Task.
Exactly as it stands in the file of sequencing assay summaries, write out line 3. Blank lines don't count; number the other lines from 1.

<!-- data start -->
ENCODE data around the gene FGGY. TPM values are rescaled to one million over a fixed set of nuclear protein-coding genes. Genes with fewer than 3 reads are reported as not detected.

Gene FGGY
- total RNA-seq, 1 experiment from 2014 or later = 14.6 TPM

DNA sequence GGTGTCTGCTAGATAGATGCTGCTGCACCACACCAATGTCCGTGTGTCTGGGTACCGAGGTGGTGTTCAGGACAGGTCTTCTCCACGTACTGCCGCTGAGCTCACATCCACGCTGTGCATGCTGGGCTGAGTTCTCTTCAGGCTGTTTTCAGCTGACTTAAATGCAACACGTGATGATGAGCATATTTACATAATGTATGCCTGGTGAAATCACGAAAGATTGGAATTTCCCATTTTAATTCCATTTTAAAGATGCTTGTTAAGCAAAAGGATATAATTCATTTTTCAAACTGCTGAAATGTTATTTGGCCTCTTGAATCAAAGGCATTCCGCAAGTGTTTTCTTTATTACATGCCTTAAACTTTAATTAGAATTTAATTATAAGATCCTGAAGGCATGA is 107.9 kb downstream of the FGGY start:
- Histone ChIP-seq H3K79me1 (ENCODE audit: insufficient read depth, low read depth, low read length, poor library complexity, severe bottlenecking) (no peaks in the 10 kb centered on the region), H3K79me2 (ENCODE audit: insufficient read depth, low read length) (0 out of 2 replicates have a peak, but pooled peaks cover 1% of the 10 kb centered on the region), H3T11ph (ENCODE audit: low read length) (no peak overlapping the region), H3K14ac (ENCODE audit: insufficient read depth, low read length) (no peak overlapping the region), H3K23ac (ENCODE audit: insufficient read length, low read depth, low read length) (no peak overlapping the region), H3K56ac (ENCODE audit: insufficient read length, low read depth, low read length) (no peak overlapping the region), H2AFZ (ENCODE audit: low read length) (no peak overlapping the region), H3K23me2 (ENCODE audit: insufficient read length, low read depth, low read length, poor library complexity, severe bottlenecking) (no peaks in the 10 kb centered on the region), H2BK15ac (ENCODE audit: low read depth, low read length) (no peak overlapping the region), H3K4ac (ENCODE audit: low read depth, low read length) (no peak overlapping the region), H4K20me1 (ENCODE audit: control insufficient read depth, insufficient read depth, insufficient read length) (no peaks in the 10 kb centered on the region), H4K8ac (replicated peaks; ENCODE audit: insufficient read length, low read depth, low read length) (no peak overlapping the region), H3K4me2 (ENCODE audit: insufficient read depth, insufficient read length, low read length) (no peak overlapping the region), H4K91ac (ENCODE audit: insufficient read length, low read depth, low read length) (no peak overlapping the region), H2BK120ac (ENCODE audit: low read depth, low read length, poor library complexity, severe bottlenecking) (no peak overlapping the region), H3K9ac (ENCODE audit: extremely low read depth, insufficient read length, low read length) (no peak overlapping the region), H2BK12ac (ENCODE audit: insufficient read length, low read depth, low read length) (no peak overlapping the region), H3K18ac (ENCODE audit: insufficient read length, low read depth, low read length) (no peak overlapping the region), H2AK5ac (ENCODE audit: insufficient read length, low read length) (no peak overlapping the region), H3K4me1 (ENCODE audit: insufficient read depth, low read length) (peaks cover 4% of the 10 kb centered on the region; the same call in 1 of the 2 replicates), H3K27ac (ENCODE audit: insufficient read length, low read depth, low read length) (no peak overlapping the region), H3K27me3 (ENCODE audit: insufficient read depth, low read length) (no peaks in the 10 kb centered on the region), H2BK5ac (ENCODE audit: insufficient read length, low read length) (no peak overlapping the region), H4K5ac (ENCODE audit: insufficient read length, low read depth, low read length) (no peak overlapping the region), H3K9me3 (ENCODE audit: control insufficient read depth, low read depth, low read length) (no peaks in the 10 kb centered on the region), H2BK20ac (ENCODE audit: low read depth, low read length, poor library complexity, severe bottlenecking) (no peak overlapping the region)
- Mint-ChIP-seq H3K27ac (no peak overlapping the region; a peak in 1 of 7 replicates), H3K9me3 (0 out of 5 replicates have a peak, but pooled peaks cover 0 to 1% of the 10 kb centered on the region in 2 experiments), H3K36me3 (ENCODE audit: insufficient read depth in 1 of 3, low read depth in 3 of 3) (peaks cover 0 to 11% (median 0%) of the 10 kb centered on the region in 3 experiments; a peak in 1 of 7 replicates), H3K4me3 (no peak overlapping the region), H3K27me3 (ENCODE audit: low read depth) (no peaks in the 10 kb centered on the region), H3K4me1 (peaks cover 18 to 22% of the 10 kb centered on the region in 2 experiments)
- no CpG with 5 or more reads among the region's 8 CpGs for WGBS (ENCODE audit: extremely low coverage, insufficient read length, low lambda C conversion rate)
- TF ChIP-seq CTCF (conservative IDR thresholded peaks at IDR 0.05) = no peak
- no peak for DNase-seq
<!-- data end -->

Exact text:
- total RNA-seq, 1 experiment from 2014 or later = 14.6 TPM